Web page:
Section 16 Examples

In this section we illustrate the results of the previous sections with the help of an example.

16.1 Use of Interaction Terms in Modelling

Example 16.1 Researchers in Food Science studied how big people’s mouths tend to be. It transpires that mouth volume is related to more easily measured quantities like height and weight. Here we have data which gives the mouth volume (in cubic centimetres), age, sex (female = 0, male = 1), height (in metres) and weight (in kilos) for 61 volunteers. The first few samples are as shown:

# data from https://www1.maths.leeds.ac.uk/~voss/2022/MATH3714/mouth-volume.txt
dd <- read.table("data/mouth-volume.txt", header = TRUE)
head(dd)
  Mouth_Volume Age Sex Height  Weight
1       56.659  29   1  1.730  70.455
2       47.938  24   0  1.632  60.000
3       60.995  45   0  1.727 102.273
4       68.917  23   0  1.641  78.636
5       60.956  27   0  1.600  57.273
6       76.204  23   1  1.746  66.818

Normally it is important to check that categorical variables are correctly recognised as factors, when importing data into R. As an exception, the fact that sex is stored as an integer variable (instead of a factor) here does not matter, since the default factor coding would be identical to the coding in the present data.

Our aim is to fit a model which describes mouth volume in terms of the other variables. We start by fitting a basic model:

m1 <- lm(Mouth_Volume ~ ., data = dd)
summary(m1)

Call:
lm(formula = Mouth_Volume ~ ., data = dd)

Residuals:
    Min      1Q  Median      3Q     Max 
-33.242 -10.721  -3.223   8.800  43.218 

Coefficients:
            Estimate Std. Error t value Pr(>|t|)  
(Intercept)   0.9882    45.2736   0.022   0.9827  
Age           0.3617     0.2607   1.387   0.1709  
Sex           5.5030     5.9385   0.927   0.3581  
Height       15.8980    29.1952   0.545   0.5882  
Weight        0.2640     0.1400   1.885   0.0646 .
---
Signif. codes:  0 '***' 0.001 '**' 0.01 '*' 0.05 '.' 0.1 ' ' 1

Residual standard error: 15.04 on 56 degrees of freedom
Multiple R-squared:  0.2588,    Adjusted R-squared:  0.2059 
F-statistic: 4.888 on 4 and 56 DF,  p-value: 0.001882

Since no coefficient is significantly different from zero (at \(5\%\)-level), and since the \(R^2\) value is not close to~\(1\), model fit seems poor. To improve model fit, we try to include all pairwise interaction terms:

m2 <- lm(Mouth_Volume ~ .^2, data = dd)
summary(m2)

Call:
lm(formula = Mouth_Volume ~ .^2, data = dd)

Residuals:
    Min      1Q  Median      3Q     Max 
-35.528  -8.168  -1.995   6.704  44.136 

Coefficients:
                Estimate Std. Error t value Pr(>|t|)
(Intercept)    2.875e+02  2.337e+02   1.230    0.225
Age           -8.370e+00  6.352e+00  -1.318    0.194
Sex           -9.318e+01  1.325e+02  -0.703    0.485
Height        -1.540e+02  1.505e+02  -1.023    0.311
Weight         5.889e-01  2.713e+00   0.217    0.829
Age:Sex       -9.023e-01  1.035e+00  -0.872    0.388
Age:Height     5.374e+00  4.062e+00   1.323    0.192
Age:Weight    -1.754e-03  2.027e-02  -0.087    0.931
Sex:Height     5.989e+01  7.536e+01   0.795    0.431
Sex:Weight     3.110e-01  4.177e-01   0.744    0.460
Height:Weight -2.680e-01  1.755e+00  -0.153    0.879

Residual standard error: 15.22 on 50 degrees of freedom
Multiple R-squared:  0.3219,    Adjusted R-squared:  0.1863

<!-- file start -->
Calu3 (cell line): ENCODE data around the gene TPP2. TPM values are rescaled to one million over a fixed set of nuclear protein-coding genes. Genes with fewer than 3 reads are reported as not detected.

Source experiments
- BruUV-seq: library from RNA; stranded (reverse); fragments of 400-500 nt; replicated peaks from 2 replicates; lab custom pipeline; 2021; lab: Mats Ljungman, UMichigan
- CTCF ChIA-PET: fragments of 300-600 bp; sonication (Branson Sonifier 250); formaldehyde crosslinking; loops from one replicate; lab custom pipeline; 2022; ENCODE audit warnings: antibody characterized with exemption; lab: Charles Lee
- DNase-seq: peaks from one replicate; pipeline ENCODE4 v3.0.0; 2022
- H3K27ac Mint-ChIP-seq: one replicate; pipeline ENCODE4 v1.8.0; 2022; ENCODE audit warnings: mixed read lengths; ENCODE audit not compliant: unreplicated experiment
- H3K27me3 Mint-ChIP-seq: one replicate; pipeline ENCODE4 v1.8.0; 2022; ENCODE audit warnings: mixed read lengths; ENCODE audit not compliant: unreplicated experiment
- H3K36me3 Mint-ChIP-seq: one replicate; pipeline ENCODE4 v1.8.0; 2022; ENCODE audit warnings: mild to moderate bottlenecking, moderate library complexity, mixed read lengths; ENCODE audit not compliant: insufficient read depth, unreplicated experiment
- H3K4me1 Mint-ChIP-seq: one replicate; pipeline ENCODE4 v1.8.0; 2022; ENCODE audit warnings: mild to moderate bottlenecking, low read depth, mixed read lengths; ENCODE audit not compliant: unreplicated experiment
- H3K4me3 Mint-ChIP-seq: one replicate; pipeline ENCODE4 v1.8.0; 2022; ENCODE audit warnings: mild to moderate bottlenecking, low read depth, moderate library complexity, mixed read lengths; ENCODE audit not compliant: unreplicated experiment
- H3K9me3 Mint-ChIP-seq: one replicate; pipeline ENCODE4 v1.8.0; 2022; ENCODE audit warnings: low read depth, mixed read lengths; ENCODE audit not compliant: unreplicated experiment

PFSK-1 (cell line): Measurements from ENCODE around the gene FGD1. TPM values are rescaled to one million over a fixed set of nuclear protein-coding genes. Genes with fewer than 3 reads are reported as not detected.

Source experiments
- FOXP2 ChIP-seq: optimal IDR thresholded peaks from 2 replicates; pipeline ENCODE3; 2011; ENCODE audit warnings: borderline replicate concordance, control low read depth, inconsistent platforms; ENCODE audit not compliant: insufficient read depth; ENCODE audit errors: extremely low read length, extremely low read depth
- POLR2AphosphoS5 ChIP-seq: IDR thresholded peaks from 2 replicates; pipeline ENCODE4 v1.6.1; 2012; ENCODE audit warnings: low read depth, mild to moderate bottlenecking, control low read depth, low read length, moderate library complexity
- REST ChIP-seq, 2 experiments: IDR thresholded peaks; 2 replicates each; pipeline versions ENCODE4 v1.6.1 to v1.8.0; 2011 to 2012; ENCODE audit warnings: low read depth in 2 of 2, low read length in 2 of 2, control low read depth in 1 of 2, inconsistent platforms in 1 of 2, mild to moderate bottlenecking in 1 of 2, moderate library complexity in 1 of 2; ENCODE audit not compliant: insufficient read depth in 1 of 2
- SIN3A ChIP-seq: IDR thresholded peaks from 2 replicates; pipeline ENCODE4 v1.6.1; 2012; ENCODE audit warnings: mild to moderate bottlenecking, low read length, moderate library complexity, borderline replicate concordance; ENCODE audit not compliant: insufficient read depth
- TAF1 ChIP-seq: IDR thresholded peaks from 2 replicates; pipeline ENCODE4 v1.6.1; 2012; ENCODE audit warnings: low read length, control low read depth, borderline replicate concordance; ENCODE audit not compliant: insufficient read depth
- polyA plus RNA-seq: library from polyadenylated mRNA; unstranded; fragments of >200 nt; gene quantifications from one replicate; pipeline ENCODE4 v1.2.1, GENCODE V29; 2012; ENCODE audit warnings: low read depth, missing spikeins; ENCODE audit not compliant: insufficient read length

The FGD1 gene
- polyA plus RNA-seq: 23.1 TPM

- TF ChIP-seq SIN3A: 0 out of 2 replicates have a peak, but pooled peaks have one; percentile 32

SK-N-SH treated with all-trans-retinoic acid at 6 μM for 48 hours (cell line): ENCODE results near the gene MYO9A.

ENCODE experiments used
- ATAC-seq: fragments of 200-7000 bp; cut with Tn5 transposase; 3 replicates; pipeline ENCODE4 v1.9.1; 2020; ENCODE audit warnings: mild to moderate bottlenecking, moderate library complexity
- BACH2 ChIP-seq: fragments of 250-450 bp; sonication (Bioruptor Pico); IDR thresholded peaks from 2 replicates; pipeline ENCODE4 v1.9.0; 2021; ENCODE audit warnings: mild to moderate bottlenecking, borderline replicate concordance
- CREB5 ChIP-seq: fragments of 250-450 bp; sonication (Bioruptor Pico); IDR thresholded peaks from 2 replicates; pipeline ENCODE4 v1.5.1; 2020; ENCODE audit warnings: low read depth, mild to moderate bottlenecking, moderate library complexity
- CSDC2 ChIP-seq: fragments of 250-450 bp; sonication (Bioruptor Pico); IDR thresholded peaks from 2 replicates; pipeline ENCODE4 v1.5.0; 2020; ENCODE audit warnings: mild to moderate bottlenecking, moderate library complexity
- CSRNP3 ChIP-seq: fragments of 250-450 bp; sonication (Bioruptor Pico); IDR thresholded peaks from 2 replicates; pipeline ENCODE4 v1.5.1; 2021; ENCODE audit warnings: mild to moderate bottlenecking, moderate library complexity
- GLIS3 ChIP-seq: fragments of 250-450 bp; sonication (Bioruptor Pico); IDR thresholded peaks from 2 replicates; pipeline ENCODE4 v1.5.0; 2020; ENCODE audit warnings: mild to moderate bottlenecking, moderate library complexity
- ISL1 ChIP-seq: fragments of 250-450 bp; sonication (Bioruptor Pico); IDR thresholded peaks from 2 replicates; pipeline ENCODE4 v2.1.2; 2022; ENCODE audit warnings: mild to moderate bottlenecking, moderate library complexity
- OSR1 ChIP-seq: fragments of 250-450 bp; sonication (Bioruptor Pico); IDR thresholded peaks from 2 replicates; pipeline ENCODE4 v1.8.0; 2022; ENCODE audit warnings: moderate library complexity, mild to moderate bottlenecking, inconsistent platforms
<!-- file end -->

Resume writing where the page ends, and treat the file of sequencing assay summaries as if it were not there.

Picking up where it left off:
F-statistic: 2.374 on 10 and 50 DF,  p-value: 0.0218

None of the interaction terms look useful when used in combination. We try to select a subset of variables to get a better fit:

library(leaps)
r3 <- regsubsets(Mouth_Volume ~ .^2, data = dd, nvmax = 10)
s <- summary(r3)
s
Subset selection object
Call: regsubsets.formula(Mouth_Volume ~ .^2, data = dd, nvmax = 10)
10 Variables  (and intercept)
              Forced in Forced out
Age               FALSE      FALSE
Sex               FALSE      FALSE
Height            FALSE      FALSE
Weight            FALSE      FALSE
Age:Sex           FALSE      FALSE
Age:Height        FALSE      FALSE
Age:Weight        FALSE      FALSE
Sex:Height        FALSE      FALSE
Sex:Weight        FALSE      FALSE
Height:Weight     FALSE      FALSE
1 subsets of each size up to 10
Selection Algorithm: exhaustive
          Age Sex Height Weight Age:Sex Age:Height Age:Weight Sex:Height
1  ( 1 )  " " " " " "    " "    " "     " "        " "        " "       
2  ( 1 )  " " " " " "    " "    " "     " "        "*"        " "       
3  ( 1 )  " " "*" " "    " "    " "     " "        "*"        "*"       
4  ( 1 )  " " "*" " "    " "    " "     " "        "*"        "*"       
5  ( 1 )  "*" " " "*"    " "    "*"     "*"        " "        " "       
6  ( 1 )  "*" " " "*"    " "    "*"     "*"        " "        "*"       
7  ( 1 )  "*" "*" "*"    " "    "*"     "*"        " "        "*"       
8  ( 1 )  "*" "*" "*"    "*"    "*"     "*"        " "        "*"       
9  ( 1 )  "*" "*" "*"    "*"    "*"     "*"        " "        "*"       
10  ( 1 ) "*" "*" "*"    "*"    "*"     "*"        "*"        "*"       
          Sex:Weight Height:Weight
1  ( 1 )  " "        "*"          
2  ( 1 )  "*"        " "          
3  ( 1 )  " "        " "          
4  ( 1 )  "*"        " "          
5  ( 1 )  "*"        " "          
6  ( 1 )  "*"        " "          
7  ( 1 )  "*"        " "          
8  ( 1 )  "*"        " "          
9  ( 1 )  "*"        "*"          
10  ( 1 ) "*"        "*"          

The table shows the optimal model for every number of variables, for \(p\) ranging from \(1\) to \(10\). To choose the number of variables we can use the adjusted \(R^2\)-value:

s$which[which.max(s$adjr2),]
  (Intercept)           Age           Sex        Height        Weight 
         TRUE          TRUE         FALSE          TRUE         FALSE 
      Age:Sex    Age:Height    Age:Weight    Sex:Height    Sex:Weight 
         TRUE          TRUE         FALSE         FALSE          TRUE 
Height:Weight 
        FALSE 

The optimal model consists of the five variables listed. For further examination, we fit the corresponding model using lm():

m3 <- lm(Mouth_Volume
         ~ Age + Height + Age:Sex + Age:Height + Sex:Weight,
         data = dd)
summary(m3)

Call:
lm(formula = Mouth_Volume ~ Age + Height + Age:Sex + Age:Height +